Where Have All the Readers Gone?
When afternoon papers fold, blue-collar workers often lose the newspaper habit.
By John Morton
John Morton (email@example.com), a former newspaper reporter, is president of a consulting firm that analyzes newspapers and other media properties.
A troubling fact of the newspaper business is that when a daily such as the Dallas Times Herald or the Arkansas Gazette in Little Rock shuts down, a high percentage of formerly loyal readers apparently gives up the daily newspaper habit all at once.
At best the surviving newspaper in the market can expect to capture about half the closed paper's circulation, according to research I have done; 40 percent to 45 percent is the more common experience, and 30 percent to 35 percent has not been uncommon in failed-newspaper cities over the last 10 years.
Some of this dropoff, of course, can be explained by duplicated readers – people who had bought both papers before one shut down and continue to buy the surviving paper. Typically, duplication accounts for 15 percent to 20 percent of the closed newspaper's circulation, according to studies performed by Scarborough Research in the 1980s. That still leaves a large number of dropouts – 30 percent to 50 percent in the markets I have looked at.
This is disturbing evidence of newspapers' fragile hold on reader loyalty – one more symptom of the continuing readership problem the newspaper industry has been struggling with for decades.
If not to the surviving newspaper, where do the dropouts turn for news? There have been many newspaper readership studies to determine what readers do and do not like about the newspapers they read, or why some people cancel subscriptions (cost and poor delivery service are major reasons) or why some people never bother to become newspaper readers in the first place. But I'm not aware of any studies answering why a large mass of readers would suddenly drop the newspaper habit when a newspaper fails.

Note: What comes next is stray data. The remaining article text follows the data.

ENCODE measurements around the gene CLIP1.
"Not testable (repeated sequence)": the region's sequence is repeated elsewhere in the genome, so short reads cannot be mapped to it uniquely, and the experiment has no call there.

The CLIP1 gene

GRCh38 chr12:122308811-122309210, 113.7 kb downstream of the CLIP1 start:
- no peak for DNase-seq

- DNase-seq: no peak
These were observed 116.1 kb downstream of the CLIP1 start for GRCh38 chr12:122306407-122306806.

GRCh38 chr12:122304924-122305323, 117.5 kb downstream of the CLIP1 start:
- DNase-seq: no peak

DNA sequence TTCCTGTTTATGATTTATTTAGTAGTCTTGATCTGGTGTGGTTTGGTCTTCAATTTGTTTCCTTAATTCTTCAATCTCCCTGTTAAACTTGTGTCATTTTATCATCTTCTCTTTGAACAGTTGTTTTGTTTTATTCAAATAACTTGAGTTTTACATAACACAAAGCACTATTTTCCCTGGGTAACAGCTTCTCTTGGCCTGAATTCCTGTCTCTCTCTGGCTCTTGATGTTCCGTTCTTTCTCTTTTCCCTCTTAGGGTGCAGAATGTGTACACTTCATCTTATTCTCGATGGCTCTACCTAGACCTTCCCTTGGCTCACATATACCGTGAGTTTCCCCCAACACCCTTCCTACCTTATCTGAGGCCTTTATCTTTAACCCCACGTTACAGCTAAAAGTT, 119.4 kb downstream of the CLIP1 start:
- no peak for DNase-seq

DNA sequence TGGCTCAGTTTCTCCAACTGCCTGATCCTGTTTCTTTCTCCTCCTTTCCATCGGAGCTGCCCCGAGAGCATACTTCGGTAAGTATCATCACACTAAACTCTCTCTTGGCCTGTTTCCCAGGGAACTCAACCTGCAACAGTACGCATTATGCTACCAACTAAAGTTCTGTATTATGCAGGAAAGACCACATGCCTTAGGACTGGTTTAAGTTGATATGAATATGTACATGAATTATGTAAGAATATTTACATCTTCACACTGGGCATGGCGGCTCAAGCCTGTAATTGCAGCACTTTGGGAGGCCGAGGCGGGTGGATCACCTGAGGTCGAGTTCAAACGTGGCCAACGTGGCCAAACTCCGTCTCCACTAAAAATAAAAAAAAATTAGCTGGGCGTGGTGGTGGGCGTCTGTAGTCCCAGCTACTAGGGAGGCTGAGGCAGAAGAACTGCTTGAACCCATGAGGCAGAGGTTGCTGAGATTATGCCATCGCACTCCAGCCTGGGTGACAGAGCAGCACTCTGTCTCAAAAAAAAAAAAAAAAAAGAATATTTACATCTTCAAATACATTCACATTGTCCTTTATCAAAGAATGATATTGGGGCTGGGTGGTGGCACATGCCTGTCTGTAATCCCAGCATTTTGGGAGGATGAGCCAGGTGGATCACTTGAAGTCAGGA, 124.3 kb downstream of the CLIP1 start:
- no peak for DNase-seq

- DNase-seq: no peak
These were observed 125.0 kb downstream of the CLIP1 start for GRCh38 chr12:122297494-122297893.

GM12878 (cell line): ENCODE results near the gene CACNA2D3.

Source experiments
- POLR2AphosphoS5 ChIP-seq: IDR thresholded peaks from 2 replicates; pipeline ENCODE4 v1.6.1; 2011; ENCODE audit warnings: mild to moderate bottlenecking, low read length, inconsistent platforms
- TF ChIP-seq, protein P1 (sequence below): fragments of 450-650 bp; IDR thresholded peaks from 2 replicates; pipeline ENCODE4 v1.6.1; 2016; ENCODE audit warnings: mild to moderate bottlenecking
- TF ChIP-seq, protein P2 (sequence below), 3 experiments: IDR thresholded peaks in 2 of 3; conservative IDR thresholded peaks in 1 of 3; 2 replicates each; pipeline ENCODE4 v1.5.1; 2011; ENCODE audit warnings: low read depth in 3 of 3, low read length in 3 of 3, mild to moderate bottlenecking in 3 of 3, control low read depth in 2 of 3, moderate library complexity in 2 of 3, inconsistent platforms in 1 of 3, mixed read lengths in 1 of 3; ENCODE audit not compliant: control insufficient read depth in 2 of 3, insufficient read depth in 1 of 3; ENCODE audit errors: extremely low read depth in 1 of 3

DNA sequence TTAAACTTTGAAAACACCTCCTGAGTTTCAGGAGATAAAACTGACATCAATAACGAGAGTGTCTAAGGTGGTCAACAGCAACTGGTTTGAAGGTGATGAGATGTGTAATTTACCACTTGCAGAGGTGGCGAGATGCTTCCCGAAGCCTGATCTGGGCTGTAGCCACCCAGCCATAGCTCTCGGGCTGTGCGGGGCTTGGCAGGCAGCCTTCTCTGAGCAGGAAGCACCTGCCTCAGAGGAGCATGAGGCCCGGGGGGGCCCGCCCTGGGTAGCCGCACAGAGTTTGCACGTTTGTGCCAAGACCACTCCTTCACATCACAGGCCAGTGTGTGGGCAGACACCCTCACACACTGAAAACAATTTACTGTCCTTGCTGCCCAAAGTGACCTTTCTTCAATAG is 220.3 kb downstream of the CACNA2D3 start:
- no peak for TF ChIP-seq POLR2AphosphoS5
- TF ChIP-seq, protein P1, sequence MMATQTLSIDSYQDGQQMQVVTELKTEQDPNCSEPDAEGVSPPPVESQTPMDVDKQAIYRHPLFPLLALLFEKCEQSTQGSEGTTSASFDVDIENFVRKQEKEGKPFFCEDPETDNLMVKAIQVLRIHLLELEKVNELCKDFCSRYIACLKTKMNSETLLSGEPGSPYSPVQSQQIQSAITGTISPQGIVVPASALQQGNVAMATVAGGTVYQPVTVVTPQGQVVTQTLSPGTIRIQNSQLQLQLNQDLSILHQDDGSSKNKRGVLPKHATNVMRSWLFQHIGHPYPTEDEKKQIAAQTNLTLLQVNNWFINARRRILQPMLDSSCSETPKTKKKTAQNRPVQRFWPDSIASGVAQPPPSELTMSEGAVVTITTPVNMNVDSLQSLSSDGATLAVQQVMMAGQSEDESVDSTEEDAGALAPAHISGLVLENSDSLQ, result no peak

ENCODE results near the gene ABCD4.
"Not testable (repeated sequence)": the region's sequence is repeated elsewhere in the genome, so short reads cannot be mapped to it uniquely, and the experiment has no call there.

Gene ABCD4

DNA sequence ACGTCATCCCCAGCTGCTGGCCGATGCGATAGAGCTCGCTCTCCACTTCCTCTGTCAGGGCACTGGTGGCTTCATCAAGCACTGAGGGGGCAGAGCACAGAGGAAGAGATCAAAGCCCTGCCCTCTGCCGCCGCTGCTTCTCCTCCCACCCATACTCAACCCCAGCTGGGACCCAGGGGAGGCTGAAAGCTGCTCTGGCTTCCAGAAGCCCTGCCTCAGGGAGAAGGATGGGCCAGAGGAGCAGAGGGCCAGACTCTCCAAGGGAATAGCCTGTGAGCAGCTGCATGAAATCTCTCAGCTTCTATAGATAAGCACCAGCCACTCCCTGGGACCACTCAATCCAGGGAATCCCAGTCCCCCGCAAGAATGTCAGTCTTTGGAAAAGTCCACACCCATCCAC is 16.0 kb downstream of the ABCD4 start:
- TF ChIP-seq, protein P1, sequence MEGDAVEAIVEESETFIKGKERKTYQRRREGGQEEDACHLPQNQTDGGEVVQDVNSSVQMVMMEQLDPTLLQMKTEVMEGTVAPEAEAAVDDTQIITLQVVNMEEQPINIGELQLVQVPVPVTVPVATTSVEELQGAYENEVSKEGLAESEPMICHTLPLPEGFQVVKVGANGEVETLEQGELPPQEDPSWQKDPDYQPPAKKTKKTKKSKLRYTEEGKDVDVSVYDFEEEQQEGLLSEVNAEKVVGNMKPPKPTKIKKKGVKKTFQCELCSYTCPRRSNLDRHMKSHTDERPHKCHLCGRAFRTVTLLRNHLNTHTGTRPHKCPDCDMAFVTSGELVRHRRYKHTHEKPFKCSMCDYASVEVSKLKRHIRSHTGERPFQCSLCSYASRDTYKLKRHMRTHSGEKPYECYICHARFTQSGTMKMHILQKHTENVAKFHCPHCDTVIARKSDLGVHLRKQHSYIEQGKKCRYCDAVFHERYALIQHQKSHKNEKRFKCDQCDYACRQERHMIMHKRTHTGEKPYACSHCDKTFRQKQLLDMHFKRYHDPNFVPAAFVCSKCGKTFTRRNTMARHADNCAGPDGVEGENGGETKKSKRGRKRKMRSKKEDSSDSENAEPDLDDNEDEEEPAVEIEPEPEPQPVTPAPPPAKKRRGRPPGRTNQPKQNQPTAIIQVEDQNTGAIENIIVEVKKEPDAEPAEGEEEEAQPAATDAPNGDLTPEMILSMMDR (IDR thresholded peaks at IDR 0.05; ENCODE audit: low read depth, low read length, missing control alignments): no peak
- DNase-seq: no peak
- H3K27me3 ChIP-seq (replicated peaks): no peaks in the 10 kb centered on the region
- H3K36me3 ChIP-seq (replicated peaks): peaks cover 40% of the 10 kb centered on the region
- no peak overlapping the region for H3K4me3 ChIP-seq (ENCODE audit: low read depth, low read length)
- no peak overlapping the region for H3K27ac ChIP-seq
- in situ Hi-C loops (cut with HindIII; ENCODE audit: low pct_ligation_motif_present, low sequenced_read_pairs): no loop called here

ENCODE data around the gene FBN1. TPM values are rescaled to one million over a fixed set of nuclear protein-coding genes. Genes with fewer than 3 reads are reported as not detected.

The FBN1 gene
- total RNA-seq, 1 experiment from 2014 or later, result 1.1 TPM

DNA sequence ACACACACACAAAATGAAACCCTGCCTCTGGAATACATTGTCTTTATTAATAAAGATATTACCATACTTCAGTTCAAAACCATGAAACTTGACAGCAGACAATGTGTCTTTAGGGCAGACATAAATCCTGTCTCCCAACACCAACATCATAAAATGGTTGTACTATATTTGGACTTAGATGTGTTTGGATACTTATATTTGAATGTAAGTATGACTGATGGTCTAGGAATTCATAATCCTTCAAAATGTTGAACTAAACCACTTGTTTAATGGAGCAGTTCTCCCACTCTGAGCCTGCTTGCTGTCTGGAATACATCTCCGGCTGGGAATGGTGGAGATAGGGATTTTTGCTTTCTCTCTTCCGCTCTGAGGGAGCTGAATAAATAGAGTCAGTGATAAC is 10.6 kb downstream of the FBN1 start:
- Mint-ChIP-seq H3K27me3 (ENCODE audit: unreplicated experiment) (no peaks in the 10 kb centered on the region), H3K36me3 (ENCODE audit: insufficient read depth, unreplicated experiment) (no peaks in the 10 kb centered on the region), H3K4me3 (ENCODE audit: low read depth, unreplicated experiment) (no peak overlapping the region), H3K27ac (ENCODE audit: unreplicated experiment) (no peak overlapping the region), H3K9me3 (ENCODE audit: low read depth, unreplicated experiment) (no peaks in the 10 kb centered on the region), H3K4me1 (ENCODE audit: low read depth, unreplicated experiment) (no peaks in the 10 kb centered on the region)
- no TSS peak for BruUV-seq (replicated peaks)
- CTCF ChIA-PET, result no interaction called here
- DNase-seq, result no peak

It is possible, though, to surmise some of the reasons. Most of the newspapers that have shut down since World War II had been what were once called "blue collar" papers (the Arkansas Gazette and the Washington Star were notable exceptions). Typically they were afternoon papers (the Dallas Times Herald in its last years and the Arkansas Gazette were exceptions), the better to serve the reader who got up early in the morning to go to a factory job and came home from work in the mid- to late afternoon.
This segment of the population has been shrinking as the nation's economy has shifted increasingly from manufacturing to service industries. That's one reason afternoon papers have become weak. Another reason is blue-collar workers are generally less educated than today's typical newspaper reader and more inclined to turn to television for news and entertainment.
Thus when confronted with the sudden disappearance of the newspaper that arrived when it was convenient to read, at least some of these readers probably lost what likely was an already weakening attachment to newspaper reading. Even the Dallas Times Herald, which at its death had become for the most part a morning paper (officially it was an "all-day" paper), probably still had a large proportion of blue-collar readers from its days as an afternoon paper who just gave up on newspapers when it closed.
Another factor likely at work is the appeal of the suburban community papers that have grown up around most cities of size. Research has shown that a growing percentage of people, especially those with less than a high-school education, turn to television for national and international news and seek out newspapers chiefly for local coverage. The suburban papers play to this interest by offering local coverage almost exclusively. Some readers shift from daily to weekly papers.
Can anything be done to minimize losing newspaper readers when a paper fails? Newspaper managers confronted with this problem in recent years (in earlier years, there was a tendency to let happen whatever happened) have tried to encourage the daily newspaper reading habit at all costs. At great expense in distribution, production and especially newsprint, they have delivered their products to every household not already subscribing in the hope that every former reader of the failed paper would embrace the surviving one.
When the Los Angeles Herald Examiner closed in late 1989, the Los Angeles Times even went so far as to purchase all of the Herald Examiner's news racks, leave them in the same locations, and cover the Herald Examiner logo with Times bumper stickers to make sure Herald Examiner readers accustomed to buying a paper in a particular place could still do so.
Most surviving papers have also acquired the failed paper's syndicated features, hired its name writers and heavily promoted discount subscriptions to woo new readers.
With all these efforts, though, the percentage of circulation captured by the surviving papers has not improved much over the earlier attempts, according to my research. Maybe just staying even is progress, in light of the newspaper industry's weak circulation performance of recent years. l ###